Debatable. Plenty of new grads saddled with huge debt would have been better off sans degree but three years higher up the career ladder.

  11. Kay Tie, if the degree is of no value to the student then it will surely be of no value to their employer.

  12. It doesn’t matter whether or not businesses are the biggest beneficiaries of university education – they still shouldn’t be taxed to pay for it.

    That would tax all businesses, to pay for all degrees.

    What we want is a system where the businesses who benefit from university education pay for the university education that benefits them.

    To do that, we would want a system where students pay the market value to go to university (with easy loans so that people aren’t discouraged by purely cashflow reasons), and companies pay more for people with the education they want, so that those loans can be paid off.

    That way we get proper signalling of what education is actually beneficial. And it’s pretty much what we’re going to get.

  13. So it sounds as if we have it about right then.

    There is a price to be paid by those wishing to go to university. Some of the newer universities are charging the same as Oxford and Cambridge, clearly the pricing for these is unsustainable.

    They will rapidly lose students and go out of business unless the adjust their price.

    The Russell Group of universities effectively have a fee cap on them. In a truly free market, this would be uncapped. At this end of the market we would expect to see all available capacity taken up as prices readjust.

    The solution is obviously to remove the caps and let the market determine the price. Some students will get a good value education going to Leeds Metropolitan (formally Leeds Polytechnic) and paying tuition fees of around 3,500 – 4,000 per year.

    Those with more money, better support, sponsorship, bursaries, etc. will be able to afford the higher prices at Russell Group universities.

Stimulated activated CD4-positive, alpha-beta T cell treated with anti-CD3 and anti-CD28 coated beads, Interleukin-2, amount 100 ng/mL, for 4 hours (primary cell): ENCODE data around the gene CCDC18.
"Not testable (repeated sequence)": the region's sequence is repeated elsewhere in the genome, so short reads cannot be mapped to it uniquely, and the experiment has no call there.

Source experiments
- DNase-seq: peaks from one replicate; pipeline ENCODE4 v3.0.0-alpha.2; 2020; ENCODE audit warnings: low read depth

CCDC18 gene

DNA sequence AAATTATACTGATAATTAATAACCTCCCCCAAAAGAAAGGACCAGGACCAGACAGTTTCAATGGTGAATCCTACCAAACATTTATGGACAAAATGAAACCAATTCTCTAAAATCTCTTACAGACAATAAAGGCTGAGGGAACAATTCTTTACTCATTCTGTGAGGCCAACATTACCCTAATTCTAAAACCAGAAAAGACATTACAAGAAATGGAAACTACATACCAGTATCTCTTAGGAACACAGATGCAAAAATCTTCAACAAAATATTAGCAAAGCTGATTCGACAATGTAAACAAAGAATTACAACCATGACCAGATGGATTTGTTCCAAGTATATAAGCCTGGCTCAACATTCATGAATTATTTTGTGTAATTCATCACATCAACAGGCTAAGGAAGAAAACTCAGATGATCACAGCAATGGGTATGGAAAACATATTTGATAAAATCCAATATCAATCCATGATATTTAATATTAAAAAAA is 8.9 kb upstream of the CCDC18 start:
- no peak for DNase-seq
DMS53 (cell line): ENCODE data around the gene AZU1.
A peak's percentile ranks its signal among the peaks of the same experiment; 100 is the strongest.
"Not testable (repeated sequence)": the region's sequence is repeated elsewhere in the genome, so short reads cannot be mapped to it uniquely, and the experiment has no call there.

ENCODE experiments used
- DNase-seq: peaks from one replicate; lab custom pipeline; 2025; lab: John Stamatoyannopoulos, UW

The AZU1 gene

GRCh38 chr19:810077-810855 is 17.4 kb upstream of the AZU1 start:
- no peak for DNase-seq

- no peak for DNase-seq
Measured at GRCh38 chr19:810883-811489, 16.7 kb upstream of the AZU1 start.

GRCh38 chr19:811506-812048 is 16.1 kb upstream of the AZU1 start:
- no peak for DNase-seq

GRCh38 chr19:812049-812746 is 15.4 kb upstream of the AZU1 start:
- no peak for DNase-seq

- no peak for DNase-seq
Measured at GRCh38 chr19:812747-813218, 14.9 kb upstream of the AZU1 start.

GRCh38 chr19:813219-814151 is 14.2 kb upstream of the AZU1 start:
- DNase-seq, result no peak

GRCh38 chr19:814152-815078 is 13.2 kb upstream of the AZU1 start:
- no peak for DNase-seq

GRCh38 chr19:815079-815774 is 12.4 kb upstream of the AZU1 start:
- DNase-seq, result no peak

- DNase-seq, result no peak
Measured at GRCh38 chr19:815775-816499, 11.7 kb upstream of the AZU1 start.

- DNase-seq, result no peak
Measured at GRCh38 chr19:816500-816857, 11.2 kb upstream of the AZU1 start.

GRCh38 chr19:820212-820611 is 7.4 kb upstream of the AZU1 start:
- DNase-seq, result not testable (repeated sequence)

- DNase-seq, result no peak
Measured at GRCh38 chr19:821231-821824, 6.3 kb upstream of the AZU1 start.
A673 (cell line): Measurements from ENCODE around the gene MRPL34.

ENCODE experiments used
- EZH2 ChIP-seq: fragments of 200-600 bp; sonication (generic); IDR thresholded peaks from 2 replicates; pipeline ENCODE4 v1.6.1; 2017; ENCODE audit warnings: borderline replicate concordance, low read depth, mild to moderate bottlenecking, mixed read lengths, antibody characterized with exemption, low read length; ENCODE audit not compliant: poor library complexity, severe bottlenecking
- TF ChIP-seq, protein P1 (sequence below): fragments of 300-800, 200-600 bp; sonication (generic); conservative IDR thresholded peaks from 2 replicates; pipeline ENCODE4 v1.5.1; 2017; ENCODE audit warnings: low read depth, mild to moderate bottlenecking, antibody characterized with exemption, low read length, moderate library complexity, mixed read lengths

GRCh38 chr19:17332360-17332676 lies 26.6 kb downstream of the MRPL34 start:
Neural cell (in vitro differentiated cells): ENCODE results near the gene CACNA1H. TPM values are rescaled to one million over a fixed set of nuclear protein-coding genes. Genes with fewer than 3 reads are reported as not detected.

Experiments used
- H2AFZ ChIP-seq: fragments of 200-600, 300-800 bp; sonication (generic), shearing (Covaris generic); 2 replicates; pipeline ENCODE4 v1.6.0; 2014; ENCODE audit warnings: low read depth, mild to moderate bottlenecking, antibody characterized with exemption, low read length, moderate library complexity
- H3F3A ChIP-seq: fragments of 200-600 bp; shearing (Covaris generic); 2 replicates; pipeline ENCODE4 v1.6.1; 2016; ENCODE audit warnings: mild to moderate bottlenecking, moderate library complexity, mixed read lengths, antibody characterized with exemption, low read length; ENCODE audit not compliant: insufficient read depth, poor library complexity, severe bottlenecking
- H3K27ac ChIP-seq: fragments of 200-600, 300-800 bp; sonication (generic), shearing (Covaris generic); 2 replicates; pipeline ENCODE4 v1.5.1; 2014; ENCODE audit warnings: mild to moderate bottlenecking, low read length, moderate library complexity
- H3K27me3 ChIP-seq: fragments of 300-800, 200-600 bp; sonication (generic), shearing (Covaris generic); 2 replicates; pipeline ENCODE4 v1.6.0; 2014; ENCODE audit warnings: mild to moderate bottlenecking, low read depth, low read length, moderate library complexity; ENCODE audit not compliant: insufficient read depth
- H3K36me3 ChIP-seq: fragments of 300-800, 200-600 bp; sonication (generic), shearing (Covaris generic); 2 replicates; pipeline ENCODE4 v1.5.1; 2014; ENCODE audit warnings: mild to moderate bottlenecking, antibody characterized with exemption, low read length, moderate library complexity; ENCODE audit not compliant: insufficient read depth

Simples.

    The difficulty that we have is that stupidities such as insisting that 50% of people should go to University and placing a requirement that specific roles be restricted to graduates only (Nursing????) mean that there are too many people who do not have the aptitude for a university having to go to a university and leading to a fall in standards.

    What was wrong with an electrician doing a three year apprenticship in learning how to wire a plug than a BSC in Electrical and Electronic Engineering?

    The economics here have been thoroughly fucked over by politicians and their “Prizes for Everyone” mentality.

    I’m glad that I’m too old for all this bollocks. All I’ve got is 20-years experience building IT systems.

  14. John Galt – that looks about right.

    Of course there are two groups who are effectively subsidised by the current system:

    1) students at better universities (whose fees are held down by the cap); and

    2) staff at the less good ones (whose salaries are held up because the government’s meddling allows their employers to charge higher fees than one would expect).

    I wonder what proportion of protestors come from each group?

  15. The more I think about this, the more puzzled I am about Murphy.

    If you are writing an article, to be published under your own name, and you want to say that something is “almost invariably” true, surely if you had the slightest doubt about that you would spend a couple of minutes checking it.

    And surely it is broadly known that pension funds are big investors in the Stock Market, and that plenty of people outside the richest 10% are members of pension funds.